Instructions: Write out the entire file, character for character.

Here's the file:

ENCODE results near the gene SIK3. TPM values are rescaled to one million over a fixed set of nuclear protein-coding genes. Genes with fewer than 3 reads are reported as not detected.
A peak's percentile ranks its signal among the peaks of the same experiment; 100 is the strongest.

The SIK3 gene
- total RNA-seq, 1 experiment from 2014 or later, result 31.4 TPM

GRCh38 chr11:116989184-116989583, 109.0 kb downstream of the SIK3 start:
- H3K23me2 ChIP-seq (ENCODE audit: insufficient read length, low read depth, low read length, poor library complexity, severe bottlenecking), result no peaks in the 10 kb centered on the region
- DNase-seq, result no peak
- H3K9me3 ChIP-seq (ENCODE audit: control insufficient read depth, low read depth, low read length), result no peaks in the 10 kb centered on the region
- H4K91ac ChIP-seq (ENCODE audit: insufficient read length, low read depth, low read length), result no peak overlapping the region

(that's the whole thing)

ENCODE results near the gene SIK3. TPM values are rescaled to one million over a fixed set of nuclear protein-coding genes. Genes with fewer than 3 reads are reported as not detected.
A peak's percentile ranks its signal among the peaks of the same experiment; 100 is the strongest.

The SIK3 gene
- total RNA-seq, 1 experiment from 2014 or later, result 31.4 TPM

GRCh38 chr11:116989184-116989583, 109.0 kb downstream of the SIK3 start:
- H3K23me2 ChIP-seq (ENCODE audit: insufficient read length, low read depth, low read length, poor library complexity, severe bottlenecking), result no peaks in the 10 kb centered on the region
- DNase-seq, result no peak
- H3K9me3 ChIP-seq (ENCODE audit: control insufficient read depth, low read depth, low read length), result no peaks in the 10 kb centered on the region
- H4K91ac ChIP-seq (ENCODE audit: insufficient read length, low read depth, low read length), result no peak overlapping the region